2. The equipment must be set up each time and available 
  3. If the elbow is tucked too tightly to the side of the body, load through the shoulder is mitigated
  4. Steeper learning curve and reduced self efficacy (3)

Now I go with the standard isometric. The only equipment needed for adherence is a wall, and let's face it, most people a one "lying around"...

I never thought I'd be thinking about my eccentric, freshman biology teacher on a daily basis... Keep It Simple Stupid


1. Henry, Kristin D., Cherie Rosemond, and Lynn B. Eckert. "Effect of number of home exercises on compliance and performance in adults over 65 years of age." Physical Therapy 79.3 (1999): 270-277.

2. Littlewood, Chris, et al. "A self-managed single exercise programme versus usual physiotherapy treatment for rotator cuff tendinopathy: A randomised controlled trial (the SELF study)."Clinical rehabilitation (2015): 0269215515593784.

3. McLean, Sionnadh Mairi, et al. "Interventions for enhancing adherence with physiotherapy: a systematic review." Manual therapy 15.6 (2010): 514-521.

4. Der Ananian, Cheryl, et al. "Factors associated with exercise participation in adults with arthritis." J Aging Phys Act 16.2 (2008): 125-143.


Flickr Via Ben Russel "Teacher"

Thank you MedBridge for permitting use of the isometric images.


**  This information is not intended to replace the advice of a physician/ physical therapist. Andy Parsons, PT, DPT disclaims any liability for the decisions you make based on this information.

Ottawa ankle rules: A practical example of EBP in motion

By Andy Parsons, PT, DPT


I find that many clinicians still misunderstand what EBP is and what it can do for them. The following is a practical example of how I used EBP in the clinic the other day to aide quick, quality clinical reasoning. 

I was working with a 76 y/o female on balance and generalized weakness after a recent string of falls. She was progressing well, so we were increasing difficulty of dynamic balance activities. The patient was performing lateral step-overs across a short hurdle (which she had performed many times successfully). Unfortunately, the patient missed and rolled her ankle on the hurdle. She had immediate pain, and had difficulty weight-bearing through her foot. I let her rest about 5 minutes, but she was still ambulating with an antalgic pattern. The question was: Did she sprain her ankle or fracture a bone in her foot or ankle? Did I need to refer her to PCP, ED, or MD? Did she need imaging?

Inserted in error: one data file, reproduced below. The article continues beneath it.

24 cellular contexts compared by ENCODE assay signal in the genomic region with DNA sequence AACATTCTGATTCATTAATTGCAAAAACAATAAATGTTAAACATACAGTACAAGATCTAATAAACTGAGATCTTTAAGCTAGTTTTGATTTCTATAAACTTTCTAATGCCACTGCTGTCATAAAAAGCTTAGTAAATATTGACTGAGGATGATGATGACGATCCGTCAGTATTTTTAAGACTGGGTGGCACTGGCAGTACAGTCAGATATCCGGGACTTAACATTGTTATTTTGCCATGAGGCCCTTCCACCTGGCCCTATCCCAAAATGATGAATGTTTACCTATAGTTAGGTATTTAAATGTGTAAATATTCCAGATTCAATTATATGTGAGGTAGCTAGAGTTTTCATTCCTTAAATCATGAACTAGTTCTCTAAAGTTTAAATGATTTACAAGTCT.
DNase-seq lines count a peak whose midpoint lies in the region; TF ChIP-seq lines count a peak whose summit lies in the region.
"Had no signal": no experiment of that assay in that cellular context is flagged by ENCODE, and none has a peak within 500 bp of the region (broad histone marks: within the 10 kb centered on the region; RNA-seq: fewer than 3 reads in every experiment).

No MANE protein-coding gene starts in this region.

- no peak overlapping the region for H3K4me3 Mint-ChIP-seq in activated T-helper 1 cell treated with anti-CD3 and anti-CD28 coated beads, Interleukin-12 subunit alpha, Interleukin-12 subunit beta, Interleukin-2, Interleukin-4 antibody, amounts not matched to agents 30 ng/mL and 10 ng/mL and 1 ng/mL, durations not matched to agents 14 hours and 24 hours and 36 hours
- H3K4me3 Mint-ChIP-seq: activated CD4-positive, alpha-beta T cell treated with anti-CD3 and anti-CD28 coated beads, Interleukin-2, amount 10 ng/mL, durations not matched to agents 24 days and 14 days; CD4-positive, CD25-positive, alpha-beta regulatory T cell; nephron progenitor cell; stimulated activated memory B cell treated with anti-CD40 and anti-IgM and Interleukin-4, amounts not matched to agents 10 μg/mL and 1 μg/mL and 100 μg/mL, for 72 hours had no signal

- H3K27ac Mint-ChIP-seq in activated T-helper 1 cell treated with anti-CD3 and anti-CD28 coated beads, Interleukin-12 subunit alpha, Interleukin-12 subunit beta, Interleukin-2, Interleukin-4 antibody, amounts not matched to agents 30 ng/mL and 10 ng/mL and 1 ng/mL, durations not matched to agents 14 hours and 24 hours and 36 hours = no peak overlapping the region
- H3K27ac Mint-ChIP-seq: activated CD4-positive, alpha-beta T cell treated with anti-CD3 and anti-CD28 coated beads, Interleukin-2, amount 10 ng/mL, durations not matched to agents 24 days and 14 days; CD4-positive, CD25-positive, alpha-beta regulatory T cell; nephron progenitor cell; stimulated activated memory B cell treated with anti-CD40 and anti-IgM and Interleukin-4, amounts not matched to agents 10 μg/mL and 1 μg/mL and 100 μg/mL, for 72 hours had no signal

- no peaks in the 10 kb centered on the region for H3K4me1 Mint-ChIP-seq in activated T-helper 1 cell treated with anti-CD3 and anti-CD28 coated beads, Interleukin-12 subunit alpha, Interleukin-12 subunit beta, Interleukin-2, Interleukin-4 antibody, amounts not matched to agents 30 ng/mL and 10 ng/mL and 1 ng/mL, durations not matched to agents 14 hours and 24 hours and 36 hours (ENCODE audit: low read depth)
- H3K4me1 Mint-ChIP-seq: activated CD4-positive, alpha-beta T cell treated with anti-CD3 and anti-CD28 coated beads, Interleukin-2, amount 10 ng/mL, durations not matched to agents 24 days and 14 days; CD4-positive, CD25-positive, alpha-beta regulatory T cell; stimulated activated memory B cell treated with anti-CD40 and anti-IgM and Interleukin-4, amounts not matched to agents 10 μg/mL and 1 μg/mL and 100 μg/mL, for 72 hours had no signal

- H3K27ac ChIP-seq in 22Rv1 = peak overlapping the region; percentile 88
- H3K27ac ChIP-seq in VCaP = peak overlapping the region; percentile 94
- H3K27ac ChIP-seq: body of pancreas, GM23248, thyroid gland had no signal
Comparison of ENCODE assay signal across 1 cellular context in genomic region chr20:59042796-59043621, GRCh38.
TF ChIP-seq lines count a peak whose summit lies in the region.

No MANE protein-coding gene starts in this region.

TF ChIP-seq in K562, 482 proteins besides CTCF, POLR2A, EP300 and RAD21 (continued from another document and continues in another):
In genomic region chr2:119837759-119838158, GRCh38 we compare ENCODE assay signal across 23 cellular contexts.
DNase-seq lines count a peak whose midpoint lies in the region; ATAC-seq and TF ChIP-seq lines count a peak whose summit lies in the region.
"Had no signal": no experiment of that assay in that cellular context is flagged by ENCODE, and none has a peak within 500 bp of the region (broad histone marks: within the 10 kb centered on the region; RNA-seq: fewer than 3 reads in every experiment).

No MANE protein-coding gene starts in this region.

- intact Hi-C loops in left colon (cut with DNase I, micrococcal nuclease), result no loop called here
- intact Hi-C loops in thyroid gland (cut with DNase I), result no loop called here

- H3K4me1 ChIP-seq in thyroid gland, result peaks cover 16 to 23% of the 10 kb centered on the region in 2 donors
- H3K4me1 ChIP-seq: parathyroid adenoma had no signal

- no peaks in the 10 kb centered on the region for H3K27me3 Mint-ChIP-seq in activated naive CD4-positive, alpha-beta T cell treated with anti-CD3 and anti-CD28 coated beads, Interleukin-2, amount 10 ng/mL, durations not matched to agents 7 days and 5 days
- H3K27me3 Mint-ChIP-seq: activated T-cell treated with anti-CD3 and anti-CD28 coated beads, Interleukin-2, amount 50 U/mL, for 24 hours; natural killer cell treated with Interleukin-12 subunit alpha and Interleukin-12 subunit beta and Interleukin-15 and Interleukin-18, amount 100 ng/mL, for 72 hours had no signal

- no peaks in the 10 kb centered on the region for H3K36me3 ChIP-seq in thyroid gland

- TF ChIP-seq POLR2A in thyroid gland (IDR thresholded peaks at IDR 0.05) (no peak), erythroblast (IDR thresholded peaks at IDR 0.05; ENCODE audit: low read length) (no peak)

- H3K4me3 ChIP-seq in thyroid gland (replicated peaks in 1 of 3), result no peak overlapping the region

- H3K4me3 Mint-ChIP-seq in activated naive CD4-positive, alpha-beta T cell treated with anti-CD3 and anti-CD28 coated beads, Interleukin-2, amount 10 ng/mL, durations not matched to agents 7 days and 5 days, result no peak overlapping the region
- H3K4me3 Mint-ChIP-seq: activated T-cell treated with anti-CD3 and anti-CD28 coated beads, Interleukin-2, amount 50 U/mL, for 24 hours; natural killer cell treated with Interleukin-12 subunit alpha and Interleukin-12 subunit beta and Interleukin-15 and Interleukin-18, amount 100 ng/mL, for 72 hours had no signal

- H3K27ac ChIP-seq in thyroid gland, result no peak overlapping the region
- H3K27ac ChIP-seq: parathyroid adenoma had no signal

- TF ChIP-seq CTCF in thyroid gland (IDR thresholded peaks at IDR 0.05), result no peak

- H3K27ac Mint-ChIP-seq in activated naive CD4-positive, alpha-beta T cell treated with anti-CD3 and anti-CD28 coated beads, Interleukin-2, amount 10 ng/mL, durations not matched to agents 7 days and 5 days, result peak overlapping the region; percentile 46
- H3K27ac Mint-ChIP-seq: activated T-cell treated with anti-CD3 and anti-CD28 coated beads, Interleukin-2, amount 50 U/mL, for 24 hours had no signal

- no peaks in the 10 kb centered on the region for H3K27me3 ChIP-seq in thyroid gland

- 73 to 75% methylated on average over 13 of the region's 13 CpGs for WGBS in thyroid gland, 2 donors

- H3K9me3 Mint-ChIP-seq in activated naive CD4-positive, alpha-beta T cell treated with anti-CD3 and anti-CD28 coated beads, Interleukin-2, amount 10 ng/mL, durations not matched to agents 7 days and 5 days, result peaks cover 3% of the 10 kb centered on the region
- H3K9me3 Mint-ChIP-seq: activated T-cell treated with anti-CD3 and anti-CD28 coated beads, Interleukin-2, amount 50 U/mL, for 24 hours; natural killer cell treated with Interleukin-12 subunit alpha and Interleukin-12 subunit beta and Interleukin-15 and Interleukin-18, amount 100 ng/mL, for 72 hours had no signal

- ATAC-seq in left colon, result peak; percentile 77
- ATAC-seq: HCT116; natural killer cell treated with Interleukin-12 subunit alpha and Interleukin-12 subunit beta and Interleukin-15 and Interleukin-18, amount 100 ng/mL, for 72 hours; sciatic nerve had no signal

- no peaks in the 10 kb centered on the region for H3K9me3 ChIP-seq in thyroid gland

I decided to utilize a clinical prediction rule (CPR) called the Ottawa ankle rules. The Ottawa ankle rules were developed to aide in clinical decision making when assessing if an ankle or foot injury requires radiography. This CPR is extremely well established and has been through 1. preliminary identification of factors 2. validation(1) 3. Impact analysis.(2)  The Ottawa ankle rules has been found to have nearly a 100% sensitivity which means its ability to rule out fracture with a negative result if excellent (1).

Here is what the rule looks like:

My patient had bone tenderness at location C and had difficulty weight bearing. This took much of the guess work out of the equation. I referred her to urgent care because her PCP was booked and she received foot/ankle x-rays. The final images were negative, but the CPR allowed me to make an appropriate referral quickly vs. telling the patient to wait and see how she felt. Even when I was oblivious the the Ottawa ankle rules, I would have referred the patient due inability to weight-bear, but this made the decision more efficient, and gave me something concrete to communicate to the physician. A tool like this can help convince and apathetic patient of what they need as well. 

CPRs are one phenomenal way the evidence can aide in day to day clinical reasoning. Here are a few other examples:

  • Ottawa Knee Rules
  • Well's Clinical Decision rule for DVT
  • The Canadian C-spine rule

Dr. John Snyder has a great list of CPRs most related to PT over at his website.  Just know, that many of these CPRs have not gone through sufficient validation or impact analysis, so the may not be ready for "prime time" use. 

Accessibility is one major barrier against using tools like the Ottawa ankle rules.  My solution is Evernote. Evernote is a multi-platform app that stores just about anything you'd want to remember.  I use a laptop all day for documentation so it's easy to pull up content. I can typically have a resource like the Ottawa ankle rules pulled up within 5-10s. This is especially true if you utilize tagging systems and organize notes into separate notebooks. The same is true for a smart phone or tablet. I have over 2000 personal and work related notes after using it heavily for about 4 or 5 years now. It's a smart tool for any clinician! (Did I mention the basic version is free?)

Disclaimer- I am by no means sponsored by Evernote; I just love their product!


  1. Bachmann LM, Kolb E, Koller MT, Steurer J, ter Riet G. Accuracy of Ottawa ankle rules to exclude fractures of the ankle and mid-foot: systematic review.BMJ : British Medical Journal. 2003;326(7386):417.
  2. Stiell, Ian G., et al. "Implementation of the Ottawa ankle rules." Jama 271.11 (1994): 827-832.

Banner Image: "Broken Ankle- Side X-ray" via Flickr by Jared Zimmerman
Image: "Evidence of Organized Light" via Flickr by Jared Tarbell


**  This information is not intended to replace the advice of a physician/ physical therapist. Andy Parsons, PT, DPT disclaims any liability for the decisions you make based on this information.

Prescription Factors For Cervical Traction

Prescription Factors For Cervical Traction

Many practitioners recommend cervical traction as a treatment option for clients with neck pain. Research has been somewhat mixed about the effectiveness of cervical mechanical traction. Can we predict when cervical traction will be successful?